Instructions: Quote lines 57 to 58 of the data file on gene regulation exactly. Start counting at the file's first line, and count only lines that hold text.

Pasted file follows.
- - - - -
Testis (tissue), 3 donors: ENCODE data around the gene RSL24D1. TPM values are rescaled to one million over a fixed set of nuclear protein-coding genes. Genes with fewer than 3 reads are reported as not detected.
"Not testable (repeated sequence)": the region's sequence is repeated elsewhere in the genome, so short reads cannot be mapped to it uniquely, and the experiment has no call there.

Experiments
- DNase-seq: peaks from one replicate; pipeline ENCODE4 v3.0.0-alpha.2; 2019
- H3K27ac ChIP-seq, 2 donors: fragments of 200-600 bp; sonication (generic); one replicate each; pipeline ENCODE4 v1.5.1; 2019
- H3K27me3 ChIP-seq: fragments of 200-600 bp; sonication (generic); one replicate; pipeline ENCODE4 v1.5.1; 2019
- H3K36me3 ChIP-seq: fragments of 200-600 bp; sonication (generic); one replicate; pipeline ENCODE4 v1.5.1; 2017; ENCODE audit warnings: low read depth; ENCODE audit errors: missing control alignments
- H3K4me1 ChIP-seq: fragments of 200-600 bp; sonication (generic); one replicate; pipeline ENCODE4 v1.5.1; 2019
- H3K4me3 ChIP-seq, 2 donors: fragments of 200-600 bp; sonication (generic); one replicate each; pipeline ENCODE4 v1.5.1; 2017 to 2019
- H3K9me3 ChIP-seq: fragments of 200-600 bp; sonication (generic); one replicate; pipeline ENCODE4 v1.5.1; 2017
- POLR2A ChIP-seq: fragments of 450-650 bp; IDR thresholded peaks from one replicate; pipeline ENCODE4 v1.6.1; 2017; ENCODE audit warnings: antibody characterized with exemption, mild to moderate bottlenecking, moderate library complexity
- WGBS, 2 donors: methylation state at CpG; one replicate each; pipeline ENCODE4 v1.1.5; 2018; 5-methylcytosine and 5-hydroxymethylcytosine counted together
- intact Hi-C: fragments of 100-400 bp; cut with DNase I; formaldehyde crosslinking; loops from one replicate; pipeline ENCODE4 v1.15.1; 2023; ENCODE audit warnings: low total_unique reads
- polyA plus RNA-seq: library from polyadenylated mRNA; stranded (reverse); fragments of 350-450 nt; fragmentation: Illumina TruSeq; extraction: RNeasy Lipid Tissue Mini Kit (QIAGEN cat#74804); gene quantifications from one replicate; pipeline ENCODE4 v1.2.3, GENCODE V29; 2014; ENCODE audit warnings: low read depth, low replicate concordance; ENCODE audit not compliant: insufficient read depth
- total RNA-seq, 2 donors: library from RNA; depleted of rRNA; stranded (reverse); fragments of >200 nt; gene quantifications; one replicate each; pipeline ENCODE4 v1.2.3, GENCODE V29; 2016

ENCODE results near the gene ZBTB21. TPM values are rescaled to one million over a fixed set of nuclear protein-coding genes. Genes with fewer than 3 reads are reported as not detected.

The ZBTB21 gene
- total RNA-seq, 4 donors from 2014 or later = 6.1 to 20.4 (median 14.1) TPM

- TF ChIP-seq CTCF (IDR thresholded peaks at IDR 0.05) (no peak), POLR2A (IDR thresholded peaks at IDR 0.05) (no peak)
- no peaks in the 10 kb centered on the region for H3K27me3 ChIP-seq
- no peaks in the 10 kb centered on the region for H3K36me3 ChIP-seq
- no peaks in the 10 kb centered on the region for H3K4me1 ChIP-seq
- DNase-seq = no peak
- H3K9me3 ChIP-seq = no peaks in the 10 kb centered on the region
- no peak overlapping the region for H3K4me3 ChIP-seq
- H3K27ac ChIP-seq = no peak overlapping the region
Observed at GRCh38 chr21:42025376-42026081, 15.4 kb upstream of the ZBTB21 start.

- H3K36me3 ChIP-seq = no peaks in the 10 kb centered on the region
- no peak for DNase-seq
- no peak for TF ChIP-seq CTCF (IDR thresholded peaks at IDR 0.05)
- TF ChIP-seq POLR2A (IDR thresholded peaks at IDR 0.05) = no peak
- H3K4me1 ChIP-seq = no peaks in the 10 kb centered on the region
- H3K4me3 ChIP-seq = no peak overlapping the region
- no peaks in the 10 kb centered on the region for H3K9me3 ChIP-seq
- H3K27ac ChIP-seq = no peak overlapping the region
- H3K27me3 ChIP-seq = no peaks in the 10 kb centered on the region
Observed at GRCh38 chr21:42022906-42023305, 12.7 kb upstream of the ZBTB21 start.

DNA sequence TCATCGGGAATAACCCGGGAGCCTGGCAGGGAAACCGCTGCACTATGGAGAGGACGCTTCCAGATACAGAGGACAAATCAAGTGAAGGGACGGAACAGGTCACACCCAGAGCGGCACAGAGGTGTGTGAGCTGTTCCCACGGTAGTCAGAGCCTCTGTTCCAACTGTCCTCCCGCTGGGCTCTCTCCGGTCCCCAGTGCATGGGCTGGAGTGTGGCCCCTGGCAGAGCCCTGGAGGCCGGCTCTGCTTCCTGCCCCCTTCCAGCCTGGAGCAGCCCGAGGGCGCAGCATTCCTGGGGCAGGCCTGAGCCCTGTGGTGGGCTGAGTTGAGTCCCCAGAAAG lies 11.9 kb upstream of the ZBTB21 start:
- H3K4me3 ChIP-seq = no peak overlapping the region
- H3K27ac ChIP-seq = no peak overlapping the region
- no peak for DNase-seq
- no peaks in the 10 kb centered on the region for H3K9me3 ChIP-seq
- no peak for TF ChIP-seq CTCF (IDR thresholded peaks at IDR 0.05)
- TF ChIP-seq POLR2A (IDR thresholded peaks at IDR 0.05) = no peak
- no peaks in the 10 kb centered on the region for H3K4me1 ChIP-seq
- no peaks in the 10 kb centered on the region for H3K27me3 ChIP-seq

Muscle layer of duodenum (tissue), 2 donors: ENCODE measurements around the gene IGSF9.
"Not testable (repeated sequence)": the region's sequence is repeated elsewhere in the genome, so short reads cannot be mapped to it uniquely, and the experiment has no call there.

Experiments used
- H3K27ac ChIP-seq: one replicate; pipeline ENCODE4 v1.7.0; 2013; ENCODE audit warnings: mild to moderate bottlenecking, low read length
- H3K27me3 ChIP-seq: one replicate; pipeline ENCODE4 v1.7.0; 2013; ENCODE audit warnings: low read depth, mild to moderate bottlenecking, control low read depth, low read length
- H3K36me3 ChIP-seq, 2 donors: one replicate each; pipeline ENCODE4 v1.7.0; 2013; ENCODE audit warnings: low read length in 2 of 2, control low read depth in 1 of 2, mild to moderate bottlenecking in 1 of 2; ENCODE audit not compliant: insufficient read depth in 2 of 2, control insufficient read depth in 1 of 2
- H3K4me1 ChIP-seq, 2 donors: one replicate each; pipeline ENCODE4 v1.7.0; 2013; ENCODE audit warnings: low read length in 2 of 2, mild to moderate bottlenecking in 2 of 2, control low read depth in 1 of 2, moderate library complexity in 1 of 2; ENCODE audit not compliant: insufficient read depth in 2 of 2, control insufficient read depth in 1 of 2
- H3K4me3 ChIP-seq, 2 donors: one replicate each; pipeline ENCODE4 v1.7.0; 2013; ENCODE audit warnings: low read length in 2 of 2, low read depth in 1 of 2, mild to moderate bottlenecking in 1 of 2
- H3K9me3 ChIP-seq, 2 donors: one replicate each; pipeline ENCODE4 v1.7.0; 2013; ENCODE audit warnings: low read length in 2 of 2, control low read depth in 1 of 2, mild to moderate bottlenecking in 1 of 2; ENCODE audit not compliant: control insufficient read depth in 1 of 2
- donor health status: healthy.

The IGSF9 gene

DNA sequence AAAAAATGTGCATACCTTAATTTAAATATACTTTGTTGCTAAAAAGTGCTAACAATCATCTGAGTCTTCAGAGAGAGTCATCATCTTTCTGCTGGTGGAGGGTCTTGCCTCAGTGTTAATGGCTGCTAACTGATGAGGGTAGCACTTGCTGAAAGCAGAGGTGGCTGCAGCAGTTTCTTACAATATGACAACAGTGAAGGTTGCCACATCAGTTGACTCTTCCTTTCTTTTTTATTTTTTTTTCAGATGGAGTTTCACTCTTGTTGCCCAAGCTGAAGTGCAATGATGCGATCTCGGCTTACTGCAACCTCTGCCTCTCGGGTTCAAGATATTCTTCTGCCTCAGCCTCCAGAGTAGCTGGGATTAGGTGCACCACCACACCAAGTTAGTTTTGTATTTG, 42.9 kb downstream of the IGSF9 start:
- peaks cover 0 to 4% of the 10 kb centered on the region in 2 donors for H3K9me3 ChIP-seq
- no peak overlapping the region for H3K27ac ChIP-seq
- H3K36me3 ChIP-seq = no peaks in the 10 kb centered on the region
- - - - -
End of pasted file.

The IGSF9 gene

DNA sequence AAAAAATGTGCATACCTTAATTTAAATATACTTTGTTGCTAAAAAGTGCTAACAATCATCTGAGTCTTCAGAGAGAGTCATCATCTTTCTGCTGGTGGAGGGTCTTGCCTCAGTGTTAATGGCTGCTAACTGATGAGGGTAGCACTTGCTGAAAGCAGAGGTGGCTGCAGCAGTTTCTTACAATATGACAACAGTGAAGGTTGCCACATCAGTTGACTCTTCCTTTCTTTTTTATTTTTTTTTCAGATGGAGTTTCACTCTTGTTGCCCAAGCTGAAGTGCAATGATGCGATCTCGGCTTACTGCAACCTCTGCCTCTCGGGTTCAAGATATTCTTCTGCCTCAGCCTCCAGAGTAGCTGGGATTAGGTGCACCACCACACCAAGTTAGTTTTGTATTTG, 42.9 kb downstream of the IGSF9 start: